Most helpful positive review
11 of 11 people found the following review helpful
Not a dry eye in the house . . .
on 17 June 2004
If "Original Pirate Material" was the "Never Mind The Bollocks" of this decade, with his new album Mike Skinner has took his lead from the prog rock heavyweights and delivered what in all but name is a concept album. And this means it features both the ups and downs of this medium - the first half of the album is intent on scene setting, and as a consequence sacrifices hooks for detail. It's very difficult on the first listen to really become too engaged by the first six tracks (barring the sublime "Blinded by the light") and the mockney knees up of "Fit but you know it" only seems to reinforce the sense of disappointment. In fact, just as the attention begins drifting, Skinner tightens up his beats, drops his laddish front and delivers the finest four tracks back to back of any album I have ever heard.
The concealed rage of "Such a twat" and "What is he thinking" holds such incredible energy it sends shivers down the spine. But that is nothing compared to the devastating final two tracks. For 13 minutes Mike Skinner takes hold of you and drags you through every emotional rollercoaster you have ever been on. "Dry Your Eyes" is simply breathtaking - his honesty is frightening, and I defy anybody to listen to this without a lump in the throat. And then "Empty Cans" fires home his final denoument, cleverly told from two different perspectives that brings the story round full circle. And suddenly the slow build up of the first half of the album makes perfect sense. And you're left completely drained from it.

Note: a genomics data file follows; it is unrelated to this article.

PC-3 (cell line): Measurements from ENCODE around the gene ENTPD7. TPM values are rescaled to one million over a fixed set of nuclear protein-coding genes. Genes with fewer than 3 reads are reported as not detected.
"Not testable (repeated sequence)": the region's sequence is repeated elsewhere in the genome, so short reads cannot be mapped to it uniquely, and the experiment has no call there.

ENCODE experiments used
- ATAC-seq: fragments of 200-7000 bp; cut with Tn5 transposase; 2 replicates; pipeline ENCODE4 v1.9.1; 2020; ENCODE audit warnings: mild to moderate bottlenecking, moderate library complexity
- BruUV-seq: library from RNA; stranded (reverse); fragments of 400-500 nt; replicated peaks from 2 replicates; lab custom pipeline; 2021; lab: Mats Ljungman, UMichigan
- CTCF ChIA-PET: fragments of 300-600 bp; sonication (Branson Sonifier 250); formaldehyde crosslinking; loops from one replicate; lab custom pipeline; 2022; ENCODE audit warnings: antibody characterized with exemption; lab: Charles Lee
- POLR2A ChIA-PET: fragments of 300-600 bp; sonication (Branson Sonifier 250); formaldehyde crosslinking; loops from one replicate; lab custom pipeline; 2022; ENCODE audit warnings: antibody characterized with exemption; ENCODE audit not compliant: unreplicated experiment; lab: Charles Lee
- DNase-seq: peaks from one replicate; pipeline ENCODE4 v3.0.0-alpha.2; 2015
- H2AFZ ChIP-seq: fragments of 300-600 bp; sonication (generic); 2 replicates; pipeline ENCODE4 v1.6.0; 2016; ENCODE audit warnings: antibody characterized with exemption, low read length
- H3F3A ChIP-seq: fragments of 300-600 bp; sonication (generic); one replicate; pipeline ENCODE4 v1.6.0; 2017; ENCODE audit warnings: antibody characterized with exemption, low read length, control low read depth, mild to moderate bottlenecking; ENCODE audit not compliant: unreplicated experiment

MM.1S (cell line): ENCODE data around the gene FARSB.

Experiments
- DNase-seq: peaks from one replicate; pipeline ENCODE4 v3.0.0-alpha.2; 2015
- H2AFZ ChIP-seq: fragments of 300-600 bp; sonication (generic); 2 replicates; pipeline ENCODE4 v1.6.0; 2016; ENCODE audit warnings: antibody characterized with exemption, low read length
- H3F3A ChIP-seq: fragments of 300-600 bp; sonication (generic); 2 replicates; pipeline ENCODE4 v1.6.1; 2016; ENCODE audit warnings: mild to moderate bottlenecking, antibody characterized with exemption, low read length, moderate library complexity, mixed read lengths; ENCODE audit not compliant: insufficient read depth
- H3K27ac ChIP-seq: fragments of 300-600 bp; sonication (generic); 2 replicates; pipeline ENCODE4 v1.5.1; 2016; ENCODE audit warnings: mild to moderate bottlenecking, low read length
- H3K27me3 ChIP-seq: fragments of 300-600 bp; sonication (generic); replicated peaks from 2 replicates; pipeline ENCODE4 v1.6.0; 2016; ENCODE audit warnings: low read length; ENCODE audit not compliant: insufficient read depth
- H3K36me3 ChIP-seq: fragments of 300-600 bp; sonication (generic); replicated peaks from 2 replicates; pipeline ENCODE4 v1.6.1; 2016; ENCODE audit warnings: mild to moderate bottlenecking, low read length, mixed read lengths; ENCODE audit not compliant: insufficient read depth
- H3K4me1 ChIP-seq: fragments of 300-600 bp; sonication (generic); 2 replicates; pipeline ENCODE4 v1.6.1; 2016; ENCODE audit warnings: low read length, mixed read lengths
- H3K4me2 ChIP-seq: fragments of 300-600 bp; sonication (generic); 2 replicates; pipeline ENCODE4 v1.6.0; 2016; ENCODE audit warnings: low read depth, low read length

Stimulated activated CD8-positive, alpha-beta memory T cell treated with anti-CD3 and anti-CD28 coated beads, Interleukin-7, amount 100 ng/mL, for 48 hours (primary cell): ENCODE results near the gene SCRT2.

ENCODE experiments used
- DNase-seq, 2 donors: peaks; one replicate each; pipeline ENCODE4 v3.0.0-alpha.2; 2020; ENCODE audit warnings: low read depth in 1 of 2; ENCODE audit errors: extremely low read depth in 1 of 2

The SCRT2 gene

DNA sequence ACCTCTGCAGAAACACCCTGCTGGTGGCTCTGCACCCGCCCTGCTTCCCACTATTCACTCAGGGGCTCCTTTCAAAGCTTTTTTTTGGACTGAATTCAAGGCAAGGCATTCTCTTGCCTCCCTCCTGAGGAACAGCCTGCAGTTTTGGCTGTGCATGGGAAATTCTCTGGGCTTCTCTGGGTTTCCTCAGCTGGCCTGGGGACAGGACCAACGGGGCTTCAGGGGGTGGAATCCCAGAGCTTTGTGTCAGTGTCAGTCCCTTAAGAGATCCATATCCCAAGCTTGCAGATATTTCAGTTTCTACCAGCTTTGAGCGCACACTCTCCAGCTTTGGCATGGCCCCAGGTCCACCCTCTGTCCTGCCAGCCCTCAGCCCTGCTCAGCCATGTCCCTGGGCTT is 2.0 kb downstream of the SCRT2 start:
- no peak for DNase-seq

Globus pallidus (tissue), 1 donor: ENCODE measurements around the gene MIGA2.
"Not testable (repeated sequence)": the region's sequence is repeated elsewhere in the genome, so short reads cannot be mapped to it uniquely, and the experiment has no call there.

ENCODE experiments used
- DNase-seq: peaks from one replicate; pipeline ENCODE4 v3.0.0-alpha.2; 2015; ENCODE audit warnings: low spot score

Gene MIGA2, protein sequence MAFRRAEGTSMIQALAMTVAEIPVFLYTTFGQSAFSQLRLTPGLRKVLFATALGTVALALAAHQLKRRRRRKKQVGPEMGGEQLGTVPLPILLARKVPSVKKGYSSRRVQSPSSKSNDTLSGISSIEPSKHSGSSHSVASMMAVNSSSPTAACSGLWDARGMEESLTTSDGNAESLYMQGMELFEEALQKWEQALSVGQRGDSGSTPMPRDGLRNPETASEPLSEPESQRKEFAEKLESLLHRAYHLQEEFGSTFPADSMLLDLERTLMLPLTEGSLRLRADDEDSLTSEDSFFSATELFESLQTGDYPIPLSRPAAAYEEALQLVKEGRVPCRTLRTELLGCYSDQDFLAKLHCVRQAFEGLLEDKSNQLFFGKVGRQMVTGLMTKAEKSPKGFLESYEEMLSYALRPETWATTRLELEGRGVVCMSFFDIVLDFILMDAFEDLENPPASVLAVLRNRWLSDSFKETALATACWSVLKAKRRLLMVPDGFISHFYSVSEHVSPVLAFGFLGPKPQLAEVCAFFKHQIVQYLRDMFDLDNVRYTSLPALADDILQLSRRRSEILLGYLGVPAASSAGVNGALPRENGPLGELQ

So it's no "OPM". Indeed, it feels more like the second act of a three part play. If only Mike Skinner could focus his massive talent on refining what he does on the last third of the album into 50 minutes he would deliver one of the greatest albums this country has ever produced, period. The question is, does he have the guts to do it ?